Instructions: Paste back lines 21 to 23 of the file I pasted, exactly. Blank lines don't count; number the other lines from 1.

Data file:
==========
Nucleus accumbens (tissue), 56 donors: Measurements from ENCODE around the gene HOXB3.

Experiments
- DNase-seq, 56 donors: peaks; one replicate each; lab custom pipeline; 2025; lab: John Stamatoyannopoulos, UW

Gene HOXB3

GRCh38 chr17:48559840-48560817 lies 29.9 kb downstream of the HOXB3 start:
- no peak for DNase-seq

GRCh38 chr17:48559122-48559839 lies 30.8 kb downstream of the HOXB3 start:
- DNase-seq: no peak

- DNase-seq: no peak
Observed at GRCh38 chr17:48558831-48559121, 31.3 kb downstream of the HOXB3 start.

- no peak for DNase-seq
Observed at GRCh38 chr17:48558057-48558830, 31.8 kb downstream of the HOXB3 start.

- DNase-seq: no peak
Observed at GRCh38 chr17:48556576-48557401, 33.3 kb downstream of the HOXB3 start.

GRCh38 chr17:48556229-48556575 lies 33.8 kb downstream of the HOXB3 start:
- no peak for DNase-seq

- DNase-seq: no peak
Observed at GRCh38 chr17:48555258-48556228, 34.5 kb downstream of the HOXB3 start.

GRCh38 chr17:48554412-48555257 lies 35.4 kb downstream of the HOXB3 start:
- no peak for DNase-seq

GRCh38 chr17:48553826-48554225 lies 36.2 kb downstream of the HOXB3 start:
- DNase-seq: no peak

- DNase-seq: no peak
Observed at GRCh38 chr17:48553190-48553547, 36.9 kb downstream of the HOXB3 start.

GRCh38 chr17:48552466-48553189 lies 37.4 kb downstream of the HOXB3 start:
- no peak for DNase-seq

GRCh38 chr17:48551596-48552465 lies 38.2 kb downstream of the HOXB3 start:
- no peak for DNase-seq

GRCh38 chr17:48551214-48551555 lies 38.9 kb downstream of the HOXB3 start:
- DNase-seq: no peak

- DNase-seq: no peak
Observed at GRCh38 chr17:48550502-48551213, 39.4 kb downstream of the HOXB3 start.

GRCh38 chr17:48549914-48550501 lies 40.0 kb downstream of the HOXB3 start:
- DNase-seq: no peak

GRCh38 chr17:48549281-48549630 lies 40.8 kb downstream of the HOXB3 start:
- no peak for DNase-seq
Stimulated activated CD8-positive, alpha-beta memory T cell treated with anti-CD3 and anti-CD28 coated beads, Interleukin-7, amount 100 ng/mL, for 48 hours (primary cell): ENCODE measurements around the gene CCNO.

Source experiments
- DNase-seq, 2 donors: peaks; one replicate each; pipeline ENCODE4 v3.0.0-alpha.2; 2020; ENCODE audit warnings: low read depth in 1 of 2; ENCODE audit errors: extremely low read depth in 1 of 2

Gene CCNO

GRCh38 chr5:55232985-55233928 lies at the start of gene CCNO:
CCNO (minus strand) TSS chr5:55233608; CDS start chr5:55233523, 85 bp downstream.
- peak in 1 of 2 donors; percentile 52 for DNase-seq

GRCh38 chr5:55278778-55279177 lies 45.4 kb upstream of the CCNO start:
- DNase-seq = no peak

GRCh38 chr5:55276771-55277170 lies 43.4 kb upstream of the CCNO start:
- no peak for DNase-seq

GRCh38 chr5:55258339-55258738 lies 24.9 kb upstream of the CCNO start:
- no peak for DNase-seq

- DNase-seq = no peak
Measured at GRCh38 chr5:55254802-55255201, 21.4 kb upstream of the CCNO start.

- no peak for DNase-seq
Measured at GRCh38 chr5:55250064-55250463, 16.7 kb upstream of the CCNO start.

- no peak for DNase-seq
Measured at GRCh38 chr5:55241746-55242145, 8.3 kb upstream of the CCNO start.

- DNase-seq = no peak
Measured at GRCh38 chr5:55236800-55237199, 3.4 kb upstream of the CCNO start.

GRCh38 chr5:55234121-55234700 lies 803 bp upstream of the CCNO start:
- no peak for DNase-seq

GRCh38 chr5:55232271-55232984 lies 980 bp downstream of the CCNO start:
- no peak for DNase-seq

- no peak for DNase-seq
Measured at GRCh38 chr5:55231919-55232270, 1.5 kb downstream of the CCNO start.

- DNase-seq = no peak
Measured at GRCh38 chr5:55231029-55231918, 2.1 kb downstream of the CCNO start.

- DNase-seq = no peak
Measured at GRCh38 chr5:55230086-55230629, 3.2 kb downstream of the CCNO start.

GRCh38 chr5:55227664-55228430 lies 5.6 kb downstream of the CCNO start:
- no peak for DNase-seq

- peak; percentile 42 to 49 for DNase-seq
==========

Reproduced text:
GRCh38 chr17:48553826-48554225 lies 36.2 kb downstream of the HOXB3 start:
- DNase-seq: no peak

- DNase-seq: no peak